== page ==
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In this modern day and age, the amount of energy the world needs is increasing rapidly. This is due to many countries developing modern infrastructures that are able to support the heavy demands that increasing use of electricity creates. Along with the higher demand for electricity comes a higher demand for renewable and sustainable energy that keeps the world as eco friendly as possible. Let have a look at a few examples of some of the projects built around the world to supply this renewable energy. Three Gorges Dam, China China is at the forefront of many things in the world and they are now making a massive improvement to be at the forefront of being eco friendly. The Three Gorges Dam is the worlds largest hydroelectric dam and it's as impressive in performance as it is in sight. Its the first in the world to reach 18 gigawatts. To put that in perspective, 18 modern nuclear power plants cant even make that much electricity. This impressive project shows that even countries like China are doing a major part in keeping the world as clean and eco friendly as possible. ACWA Concentrated Solar Power Project Ouarzazate, Morocco This seriously impressive solar field takes use of suns rays to create energy. Built and created in Morocco, it generates around 160MW of electricity and holds up to 3 hours of storage. When it was built it was the first of its kind in Africa, although there have been several of these impressive built since its inception. It was built deep in the desert and some of the surrounding problems did cause a few threats but with a risk advisory service, the bio mass project was completed with a massive success. Tidal Barrage in Bretagne, France Just because renewable energy has become far more popular recently, it doesn't mean it wasn't thought of and created years ago! This huge project was built in the year of 1967 in France and cost $134 million to complete. The barge blocks the entrance to the River Rance, creating energy by allowing the water to pass through turbines, and is the largest type of power plant to do this throughout the world. Renewable and sustainable energy, like these projects, are vital if we are to keep our world healthy.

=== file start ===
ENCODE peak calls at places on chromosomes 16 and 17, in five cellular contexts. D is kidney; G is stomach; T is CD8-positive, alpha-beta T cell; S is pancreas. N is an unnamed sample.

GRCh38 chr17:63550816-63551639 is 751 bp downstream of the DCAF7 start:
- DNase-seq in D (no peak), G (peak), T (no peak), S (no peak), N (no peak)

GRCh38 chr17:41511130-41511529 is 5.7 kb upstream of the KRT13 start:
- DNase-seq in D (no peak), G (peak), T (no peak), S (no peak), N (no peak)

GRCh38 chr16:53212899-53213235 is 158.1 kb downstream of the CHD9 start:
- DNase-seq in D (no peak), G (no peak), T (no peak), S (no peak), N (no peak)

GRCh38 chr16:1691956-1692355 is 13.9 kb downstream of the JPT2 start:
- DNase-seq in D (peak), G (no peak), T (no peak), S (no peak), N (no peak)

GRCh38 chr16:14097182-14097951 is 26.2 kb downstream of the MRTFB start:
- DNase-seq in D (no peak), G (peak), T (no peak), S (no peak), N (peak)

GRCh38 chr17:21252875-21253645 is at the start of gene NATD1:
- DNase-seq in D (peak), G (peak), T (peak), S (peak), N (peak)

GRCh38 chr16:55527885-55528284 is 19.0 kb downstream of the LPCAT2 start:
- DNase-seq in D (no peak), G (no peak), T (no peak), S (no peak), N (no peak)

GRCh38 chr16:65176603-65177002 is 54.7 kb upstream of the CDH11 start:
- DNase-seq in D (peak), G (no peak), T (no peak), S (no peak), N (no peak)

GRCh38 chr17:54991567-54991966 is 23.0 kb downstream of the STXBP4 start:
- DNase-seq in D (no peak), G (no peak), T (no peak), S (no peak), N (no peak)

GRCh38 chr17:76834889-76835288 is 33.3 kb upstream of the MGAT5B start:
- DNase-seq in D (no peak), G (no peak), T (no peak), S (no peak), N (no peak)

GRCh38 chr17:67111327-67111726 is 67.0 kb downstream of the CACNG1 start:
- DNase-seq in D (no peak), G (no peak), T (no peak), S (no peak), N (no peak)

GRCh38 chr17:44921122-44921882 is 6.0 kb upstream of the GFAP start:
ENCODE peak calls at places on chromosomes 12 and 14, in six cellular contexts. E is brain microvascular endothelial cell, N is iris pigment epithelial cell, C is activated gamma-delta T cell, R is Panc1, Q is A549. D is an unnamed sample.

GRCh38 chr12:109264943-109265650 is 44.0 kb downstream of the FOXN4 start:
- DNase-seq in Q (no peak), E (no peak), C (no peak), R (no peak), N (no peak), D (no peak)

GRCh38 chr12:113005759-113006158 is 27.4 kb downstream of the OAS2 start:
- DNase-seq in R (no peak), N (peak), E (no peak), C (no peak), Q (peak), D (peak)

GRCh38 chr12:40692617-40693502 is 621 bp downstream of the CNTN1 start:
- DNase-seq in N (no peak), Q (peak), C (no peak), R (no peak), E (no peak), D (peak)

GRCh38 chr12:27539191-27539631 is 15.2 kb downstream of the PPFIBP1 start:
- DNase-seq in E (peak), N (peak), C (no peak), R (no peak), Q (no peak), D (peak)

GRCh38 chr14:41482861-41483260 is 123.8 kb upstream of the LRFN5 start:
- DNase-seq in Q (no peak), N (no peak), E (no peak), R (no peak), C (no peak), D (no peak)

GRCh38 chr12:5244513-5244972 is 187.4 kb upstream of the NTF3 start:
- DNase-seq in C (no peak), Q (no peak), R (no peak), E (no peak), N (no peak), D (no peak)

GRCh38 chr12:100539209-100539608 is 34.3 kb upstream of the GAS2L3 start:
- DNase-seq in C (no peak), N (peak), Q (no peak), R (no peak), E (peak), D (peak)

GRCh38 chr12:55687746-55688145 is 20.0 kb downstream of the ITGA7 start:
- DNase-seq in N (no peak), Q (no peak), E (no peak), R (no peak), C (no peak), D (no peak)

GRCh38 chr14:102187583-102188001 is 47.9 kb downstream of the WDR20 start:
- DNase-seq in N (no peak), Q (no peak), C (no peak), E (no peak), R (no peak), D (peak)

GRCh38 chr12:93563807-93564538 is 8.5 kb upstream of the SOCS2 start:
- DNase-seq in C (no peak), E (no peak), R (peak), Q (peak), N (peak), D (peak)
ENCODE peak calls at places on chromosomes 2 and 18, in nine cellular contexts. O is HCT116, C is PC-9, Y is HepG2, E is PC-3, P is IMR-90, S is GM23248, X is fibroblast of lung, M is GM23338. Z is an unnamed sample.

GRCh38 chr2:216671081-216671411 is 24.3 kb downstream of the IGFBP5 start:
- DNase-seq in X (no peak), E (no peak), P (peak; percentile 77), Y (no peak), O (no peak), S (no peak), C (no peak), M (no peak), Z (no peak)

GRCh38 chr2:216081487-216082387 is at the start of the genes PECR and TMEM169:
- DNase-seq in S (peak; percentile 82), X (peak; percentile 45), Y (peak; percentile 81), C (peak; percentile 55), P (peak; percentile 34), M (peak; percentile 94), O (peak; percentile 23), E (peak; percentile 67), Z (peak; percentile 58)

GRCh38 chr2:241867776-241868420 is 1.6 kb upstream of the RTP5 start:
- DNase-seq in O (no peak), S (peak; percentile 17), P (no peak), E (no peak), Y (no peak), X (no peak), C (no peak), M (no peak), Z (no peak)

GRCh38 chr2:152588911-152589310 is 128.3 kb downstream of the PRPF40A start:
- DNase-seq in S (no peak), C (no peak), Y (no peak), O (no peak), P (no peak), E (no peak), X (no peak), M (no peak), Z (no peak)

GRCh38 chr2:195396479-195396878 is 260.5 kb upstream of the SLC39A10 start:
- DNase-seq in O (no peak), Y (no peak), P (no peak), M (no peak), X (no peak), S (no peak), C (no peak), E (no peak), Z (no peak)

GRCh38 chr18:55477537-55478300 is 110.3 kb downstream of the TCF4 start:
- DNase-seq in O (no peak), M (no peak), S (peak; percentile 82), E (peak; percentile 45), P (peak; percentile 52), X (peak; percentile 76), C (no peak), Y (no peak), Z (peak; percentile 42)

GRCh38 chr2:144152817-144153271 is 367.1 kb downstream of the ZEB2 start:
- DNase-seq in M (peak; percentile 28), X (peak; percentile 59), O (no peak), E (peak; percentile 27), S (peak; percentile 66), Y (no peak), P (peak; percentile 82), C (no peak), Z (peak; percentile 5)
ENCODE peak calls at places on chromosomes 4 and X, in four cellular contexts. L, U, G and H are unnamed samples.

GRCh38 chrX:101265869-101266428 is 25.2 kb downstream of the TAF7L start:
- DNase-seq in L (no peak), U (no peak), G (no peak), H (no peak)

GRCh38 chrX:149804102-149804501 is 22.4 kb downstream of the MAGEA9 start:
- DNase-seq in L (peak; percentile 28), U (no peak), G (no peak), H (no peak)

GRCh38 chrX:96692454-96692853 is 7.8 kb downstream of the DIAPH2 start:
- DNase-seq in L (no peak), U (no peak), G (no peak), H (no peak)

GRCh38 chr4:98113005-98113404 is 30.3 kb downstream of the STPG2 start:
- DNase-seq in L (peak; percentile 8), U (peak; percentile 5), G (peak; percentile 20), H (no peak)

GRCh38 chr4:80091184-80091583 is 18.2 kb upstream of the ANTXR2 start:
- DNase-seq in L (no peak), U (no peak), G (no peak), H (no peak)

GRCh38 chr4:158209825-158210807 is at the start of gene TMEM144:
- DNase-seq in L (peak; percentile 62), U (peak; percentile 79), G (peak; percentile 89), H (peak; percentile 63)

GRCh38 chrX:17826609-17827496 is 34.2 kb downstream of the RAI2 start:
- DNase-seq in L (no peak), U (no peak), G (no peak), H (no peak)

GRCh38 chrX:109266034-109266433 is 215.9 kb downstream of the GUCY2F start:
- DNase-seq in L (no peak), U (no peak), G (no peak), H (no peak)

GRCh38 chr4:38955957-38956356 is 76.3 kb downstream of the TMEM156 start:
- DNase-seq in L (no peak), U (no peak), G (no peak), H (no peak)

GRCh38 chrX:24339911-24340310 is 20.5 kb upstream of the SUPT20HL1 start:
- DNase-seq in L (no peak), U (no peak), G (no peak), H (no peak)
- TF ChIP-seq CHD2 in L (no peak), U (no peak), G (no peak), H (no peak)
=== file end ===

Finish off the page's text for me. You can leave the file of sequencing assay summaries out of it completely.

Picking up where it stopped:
elizabetheckhart posted a blog entry in elizabetheckhart's BlogAdvances in hydraulic fracturing, or fracking, to obtain natural gas have made this resource an abundantly available and comparatively inexpensive source of fuel. While electric utility generators have traditionally favored large coal-or nuclear-powered plants to supply electricity to a designated grid, natural gas has steadily risen in popularity within this sector since the 1990’s - if it continues along its current path, natural gas is projected to overtake coal and nuclear power as a primary source of alternative energy over the next few decades. Automakers, however, are still struggling to put America’s prodigious volumes of natural gas to their use. While coal may still be the cheapest means of generating electricity, it is also the dirtiest, causing smog, soot, acid rain, and other toxic air pollutants. Natural gas burns cleaner, and releases dramatically fewer emissions into the atmosphere - a nearly 30 percent reduction in carbon output and toxins. It’s also cheaper by as much as $1 per gallon equivalent, even as the prices of gas and diesel have plummeted in recent weeks. When used to power vehicles, it’s one of the leading choices for environmentally-conscious drivers worldwide. But despite its comparatively clean and reliable track record, CNG vehicles have had a hard time catching on in the United States. The average yearly growth rate for the U.S. hovers at around 4%, as contrasted with an impressive global growth rate of over 30%. Government agencies and private companies are making massive investments to boost America’s natural gas fueling infrastructure, but the use of natural gas as a transportation fuel remains relatively modest. Most CNG vehicles offered today are available for commercial truck fleets, or as buses and medium-duty and heavy-duty trucks. Because there are so few personal vehicles running on compressed natural gas, companies are unwilling to invest in the construction of a network of refueling stations. And auto companies don’t want to build CNG vehicles if drivers will have no where to gas up. The compressed natural gas success story in the United States is still in its infancy. But as technology advances, the domestic uses for natural gas multiply. Furnaces and water heaters powered by the alternative fuel can allow homeowners to save between $300-$1,262 per year on their utility bills. In typical home appliances, the use of natural gas cuts energy consumption by 28 percent and produces 37 percent fewer greenhouse gas emissions. Innovators in the fuel industry soon hope to give individuals the option to generate their own electricity at home, using natural gas to power small generators (more info at Direct Energy’s website). Our energy future continues to hang in the balance, and while the harvesting and transport of natural gas pose a threat to its success, it remains one of the most promising advances in the energy sector. As with all fossil fuels, natural gas began as microorganisms living in the ocean. As such, natural gas is a non-renewable resource (at least in our lifetime) and it’s important to remember that it won’t be available forever. Lack of infrastructure also complicates matters, and some fracking companies have become victims of their own success when productivity outpaces access to pipelines. The fracking process itself is also an enormous concern, and so far over 100 U.S. municipalities have banned fracking due to concerns about groundwater contamination. Air pollution, hazardous wastes and other issues are also connected with use of hydraulic fracturing, and have been linked to increases in health problems in people living near fracking sites. Tests from these areas have also revealed high levels of benzene, formaldehyde and other cancer-causing chemicals in the air. With fracking production outpacing the science on its impact, continued drilling has sparked public outcry and outrage from environmentalists. That said, the increase in available natural gas, along with increasingly strict vehicle emission requirements and a gradual improvement in fueling infrastructure, can be expected to continue to push the market for CNG passenger cars in conjunction with the increased demand for home heating and appliance applications. In 2013, 27% of U.S. electricity was generated from natural gas, more than doubling from amounts used for that purpose in 2004. While natural gas’s role in climate change remains controversial, our hunger for energy resources as insatiable as ever. With a cheap, domestic energy source at our disposal it seems foolish to throw the baby out with the fracking water.